If you're a Kentucky Democratic Party official still reeling from the results of last year's U.S. Senate race, you might want to look away.
Forty-three percent of Democrats who voted pulled the lever for Mitch McConnell last year, according to an analysis done by the U.S. Senate majority leader's longtime pollster, Jan van LoHuisen. In some counties, that number was close to 70 percent.
McConnell's analysis of voting trends gives him a much larger advantage among Democrats than did exit polling conducted last November, which showed 19 percent of Democrats voted for the Republican incumbent instead of his Democratic challenger, Kentucky Secretary of State Alison Lundergan Grimes.
McConnell's team, looking at voting data posted by the Secretary of State's office, drew their conclusions using a method called ecological inference — the process of using patterns in aggregate data to make inferences about individual-level actions. Van LoHuisen said he relied on statistical procedures and software designed by Harvard professor Gary King to enhance the accuracy of ecological inference.
Although wildly complex, McConnell's team believes its calculations are more accurate than exit polling, where a small sample of voters, having just cast their vote, might tell a pollster they are a Republican when they are actually registered Democrats.
Josh Holmes, McConnell's top adviser during the campaign, said there are two takeaways from van LoHuisen's analysis.
The first is that the unique voter targeting and turnout strategy Holmes and his team deployed to attract conservative Democrats worked beyond their wildest expectations.
The second is that a large number of registered Democrats in Kentucky no longer think of themselves as Democrats.
"You've got a whole bunch of registered Democrats that don't even refer to themselves as Democrats in exit polls, which I think is even more alarming (for the Democratic Party)," Holmes said.
David Bergstein, the new spokesman for the Kentucky Democratic Party, was less than impressed. He said the McConnell camp's statistical conclusions will have no bearing on this year's gubernatorial race.
"Kentucky voters view state and federal elections very differently, so trying to draw a lesson about 2015 from 2014 is like comparing apples to oranges," Bergstein said. "For instance, Kentucky Democrats like Gov. Beshear and Attorney General Conway won commanding victories with strong Republican support in 2011 after a bad campaign cycle for federal Democrats — and even in a good year for Republicans they failed to win the state House."
As the gubernatorial race gears up this year, Republican candidates are locked in a battle with each other for now. But Holmes said the program McConnell's campaign created and executed could be duplicated.
"It can be replicated but it takes an enormous amount of commitment by the campaign to see it through and resources to fund it," he said. "This is not one of those things you can throw together in a month and a half and hope it works."
Beginning in the summer of 2013, Holmes and his team began building their field operation, focusing not on turning out as many Republicans as possible, but instead on targeting and turning out conservative Democrats.
"Normally, you start with the partisan lines and the registration and you try to turn out as many likely voters in your party as possible," Holmes said. "We turned that on its head a little bit."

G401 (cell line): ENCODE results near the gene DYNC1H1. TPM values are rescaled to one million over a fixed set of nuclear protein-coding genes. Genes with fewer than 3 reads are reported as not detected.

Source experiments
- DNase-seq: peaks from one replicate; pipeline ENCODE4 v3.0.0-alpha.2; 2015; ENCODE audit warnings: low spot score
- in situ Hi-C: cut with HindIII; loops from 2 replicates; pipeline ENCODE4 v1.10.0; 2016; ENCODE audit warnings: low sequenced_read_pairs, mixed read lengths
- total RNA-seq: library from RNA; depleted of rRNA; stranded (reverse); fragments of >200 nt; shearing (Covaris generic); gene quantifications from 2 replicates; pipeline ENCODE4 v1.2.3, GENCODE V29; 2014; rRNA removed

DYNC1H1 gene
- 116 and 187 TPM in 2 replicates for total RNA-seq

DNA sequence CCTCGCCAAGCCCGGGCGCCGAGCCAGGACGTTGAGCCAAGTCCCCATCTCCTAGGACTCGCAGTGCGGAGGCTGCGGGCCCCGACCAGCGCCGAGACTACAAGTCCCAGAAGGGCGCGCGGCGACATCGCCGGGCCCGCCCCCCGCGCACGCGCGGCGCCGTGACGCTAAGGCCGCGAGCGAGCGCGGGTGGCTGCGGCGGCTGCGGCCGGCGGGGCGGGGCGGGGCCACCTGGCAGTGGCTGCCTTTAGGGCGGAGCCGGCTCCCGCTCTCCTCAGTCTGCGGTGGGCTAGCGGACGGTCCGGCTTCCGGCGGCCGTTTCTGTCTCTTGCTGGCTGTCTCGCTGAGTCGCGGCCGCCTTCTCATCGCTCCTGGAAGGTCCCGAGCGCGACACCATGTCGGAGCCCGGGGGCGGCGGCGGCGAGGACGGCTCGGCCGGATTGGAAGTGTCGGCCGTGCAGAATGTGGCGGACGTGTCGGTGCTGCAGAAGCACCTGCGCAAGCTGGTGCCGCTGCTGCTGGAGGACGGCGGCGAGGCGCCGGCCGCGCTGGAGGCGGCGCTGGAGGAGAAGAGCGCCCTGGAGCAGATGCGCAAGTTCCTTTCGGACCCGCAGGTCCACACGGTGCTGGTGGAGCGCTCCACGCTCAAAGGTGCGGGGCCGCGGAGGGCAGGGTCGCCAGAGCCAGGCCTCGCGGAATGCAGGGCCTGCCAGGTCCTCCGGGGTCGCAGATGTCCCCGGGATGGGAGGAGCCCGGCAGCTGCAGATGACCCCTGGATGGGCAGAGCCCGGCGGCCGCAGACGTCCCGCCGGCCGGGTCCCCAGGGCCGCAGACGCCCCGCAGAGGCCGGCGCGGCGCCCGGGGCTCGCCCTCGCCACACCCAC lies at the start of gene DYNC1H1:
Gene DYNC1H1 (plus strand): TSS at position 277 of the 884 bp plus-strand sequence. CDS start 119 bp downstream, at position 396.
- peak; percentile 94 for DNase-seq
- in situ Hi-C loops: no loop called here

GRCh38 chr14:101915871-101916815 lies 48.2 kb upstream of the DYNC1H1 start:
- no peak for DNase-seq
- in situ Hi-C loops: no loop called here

A team of volunteers, armed with tablets and smart phones, began working door-to-door to identify voters who would fit with a program they called "Obama wedge."
As the volunteers canvassed, they found voters who agreed with McConnell on the issues, and perhaps more importantly, disapproved of President Barack Obama's administration.
"A good sign is if you've got a Democratic voter who immediately said they didn't approve of President Obama," Holmes said. "That told us they were open for business."
As the volunteers recorded what they found in the field, the information was updated to a database in real time. McConnell's campaign stopped looking at voters as Republicans and Democrats, focusing instead on voters who agreed with McConnell on the issues and disagreed with the president.
"We knew we were looking for conservative Democrats," Holmes said. "What I don't think we anticipated was the extent to which they were available."
With "McConnell voters" identified regardless of party, the senator's campaign was able to specifically target those voters with mail, television, digital and radio ads and talk to them directly about the issues they said mattered most to them.
The campaign, through differing media tailored to different voters, stayed in constant contact with them over the course of the campaign, and in the final days of the election, those Democrats were who McConnell's team focused their turnout efforts on.
The conventional wisdom in the days following the campaign was that Republicans had simply turned out in larger numbers than Democrats, propelling McConnell to a landslide victory.
But turnout was actually down for both parties, meaning that it was Democrats who supplied McConnell's nearly 16 percentage point margin.
In 2010, 52.3 percent of Republicans voted in the U.S. Senate race. Last year, that number fell to 47.9 percent. Democrats in 2010 voted at a clip of 49.3 percent. In 2014, that number dropped two percentage points to 47.3 percent.
"I don't know what the Democratic turnout would've been on Election Day if we hadn't turned out McConnell Democrats," Holmes said. "It could've been historically low."